City loosens food truck restrictions

Mobile food vendors to be allowed in more locations, but critics say new rules don't go far enough


Food trucks will now roam freer on the streets of Toronto, after council voted 34-3 on Thursday to relax regulations for mobile food vendors.

Food trucks will be permitted city-wide in pay-and-display parking spaces, commercial parking lots, and curb-side spots designated by the city licensing department. The regulations replace previous bylaws that only permitted trucks at special events and a few spots downtown and barred them from neighbourhoods outside of old Toronto.

Councillor Cesar Palacio, head of the licensing committee, said the new regulations were “what people wanted.”

“At the end, common sense prevailed,” he told reporters.

But council stopped short of endorsing proposed rules that would have given food trucks much more latitude to operate. Under pressure from the restaurant industry, they voted 24-13 to prohibit food trucks from setting up within 50 metres of an open bricks-and-mortar eating establishment, meaning the vehicles will effectively be banned from many major streets downtown. A motion for a 25-metre rule and another one that would have given trucks free range to park anywhere but directly in front of a restaurant were both voted down.

Food trucks will also be prohibited from remaining in the same location for more than three hours and be limited to two trucks per block. That goes against a decision from councillors on the Municipal Licensing and Standards Committee, who last month endorsed a five-hour limit and recommended no cap on how many trucks could be on the same block.

Despite objections from truck owners, local councillors and Business Improvement Associations will also have a say where the vendors will be prohibited, another move the committee was against.

The new rules come after years of fruitless attempts to loosen limitations on food trucks, including the disastrous A La Carte program that was plagued by red tape and scrapped in 2011. For some critics the debate over the issue has come to symbolize an unnecessarily restrictive and bureaucratic culture at City Hall.

Councillor Josh Colle, who advocated for more liberal regulations, said he was determined to put a positive shine on the vote.

“We’re moving forward with more timid steps than I would like but at least we’re starting to move in the right direction and we will have better choices on our streets this season,” he said. Things overall are improving, but “there’s an embedded institution at City Hall where we want to over-regulate.”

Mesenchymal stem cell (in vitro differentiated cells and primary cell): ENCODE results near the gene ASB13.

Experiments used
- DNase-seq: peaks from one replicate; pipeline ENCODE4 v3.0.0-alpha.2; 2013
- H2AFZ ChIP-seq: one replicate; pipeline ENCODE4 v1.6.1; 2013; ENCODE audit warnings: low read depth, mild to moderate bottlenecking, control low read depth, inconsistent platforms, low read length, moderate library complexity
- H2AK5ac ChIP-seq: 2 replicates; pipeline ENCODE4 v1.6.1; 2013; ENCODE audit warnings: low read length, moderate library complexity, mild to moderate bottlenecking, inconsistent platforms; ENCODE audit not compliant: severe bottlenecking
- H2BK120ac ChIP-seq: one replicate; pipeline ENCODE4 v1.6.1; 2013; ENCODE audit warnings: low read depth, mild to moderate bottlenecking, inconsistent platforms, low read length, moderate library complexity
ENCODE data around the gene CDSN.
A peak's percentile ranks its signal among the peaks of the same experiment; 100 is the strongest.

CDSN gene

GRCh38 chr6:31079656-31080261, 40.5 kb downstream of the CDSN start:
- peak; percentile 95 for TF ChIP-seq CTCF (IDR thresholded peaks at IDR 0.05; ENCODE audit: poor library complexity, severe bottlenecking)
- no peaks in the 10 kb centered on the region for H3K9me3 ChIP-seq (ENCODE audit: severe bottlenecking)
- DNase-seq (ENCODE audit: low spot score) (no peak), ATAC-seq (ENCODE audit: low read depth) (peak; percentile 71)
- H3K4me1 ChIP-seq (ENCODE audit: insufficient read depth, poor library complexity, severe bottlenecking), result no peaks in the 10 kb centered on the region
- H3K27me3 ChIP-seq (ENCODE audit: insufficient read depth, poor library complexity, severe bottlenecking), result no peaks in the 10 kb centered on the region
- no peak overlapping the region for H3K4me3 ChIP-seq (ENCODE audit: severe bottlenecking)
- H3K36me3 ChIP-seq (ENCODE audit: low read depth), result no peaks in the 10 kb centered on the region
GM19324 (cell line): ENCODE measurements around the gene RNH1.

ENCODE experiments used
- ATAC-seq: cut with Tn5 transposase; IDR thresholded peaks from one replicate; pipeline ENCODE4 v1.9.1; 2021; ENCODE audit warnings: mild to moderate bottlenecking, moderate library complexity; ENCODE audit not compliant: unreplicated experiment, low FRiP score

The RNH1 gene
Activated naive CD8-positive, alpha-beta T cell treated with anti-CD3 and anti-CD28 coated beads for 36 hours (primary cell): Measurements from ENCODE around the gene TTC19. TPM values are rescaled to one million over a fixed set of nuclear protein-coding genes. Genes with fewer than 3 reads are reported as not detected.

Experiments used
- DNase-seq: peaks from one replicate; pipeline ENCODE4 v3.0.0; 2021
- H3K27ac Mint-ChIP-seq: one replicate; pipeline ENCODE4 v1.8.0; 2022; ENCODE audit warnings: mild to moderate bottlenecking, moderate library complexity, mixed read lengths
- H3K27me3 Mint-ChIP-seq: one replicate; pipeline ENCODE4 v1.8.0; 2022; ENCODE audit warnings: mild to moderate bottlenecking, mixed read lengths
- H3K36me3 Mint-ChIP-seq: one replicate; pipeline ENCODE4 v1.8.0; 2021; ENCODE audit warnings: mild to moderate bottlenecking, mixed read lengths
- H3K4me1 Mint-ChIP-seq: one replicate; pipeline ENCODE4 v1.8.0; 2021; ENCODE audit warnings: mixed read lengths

Zane Caplansky, owner of the popular Thunderin’ Thelma smoked meat sandwich truck, said he had been hoping for greater deregulation, but added “I can make anything work.”

“I can’t say that I’m thrilled. It’s a baby step forward,” he said. “We get an opportunity to show city council that food trucks and restaurants can get along just fine”

Not everyone was as positive about the day’s results.

Helen Antonopoulos, who owns the Food Cabbie truck, said the 50-metre rule will make it difficult for her to find a decent spot on the street. And with set-up and clean-up time, the three-hour limit will mean she can only serve food for about 45 minutes.

“The grill has to get hot, the deep fryer has to get hot. That takes time,” she said. “You can’t just park and within a few minutes be ready.”

A half-dozen food truck proprietors rallied support for their cause on Wednesday by pulling up to Nathan Phillips Square at lunch time. Many of the hundreds of customers who lined up to sample their fare said they welcomed having options besides the hot dogs and sausages that dominate Toronto’s street food.

“I’m all for it,” said Meghan Hrenyk as she contemplated a basket of beer battered mahi-mahi tacos from the Gourmet Gringos truck. “It keeps the city more lively. You see people out on the streets as opposed to inside.”

Staff estimate that the new rules, which take effect May 15 and will be reviewed in one year, will create 350 new vending spaces across the city.

Council voted to limit the number of mobile food vendor permits the city gives out to 125 over the next 12 months, inclusive of the 27 truck owners that already hold permits.

bens@nowtoronto.com | @BenSpurr

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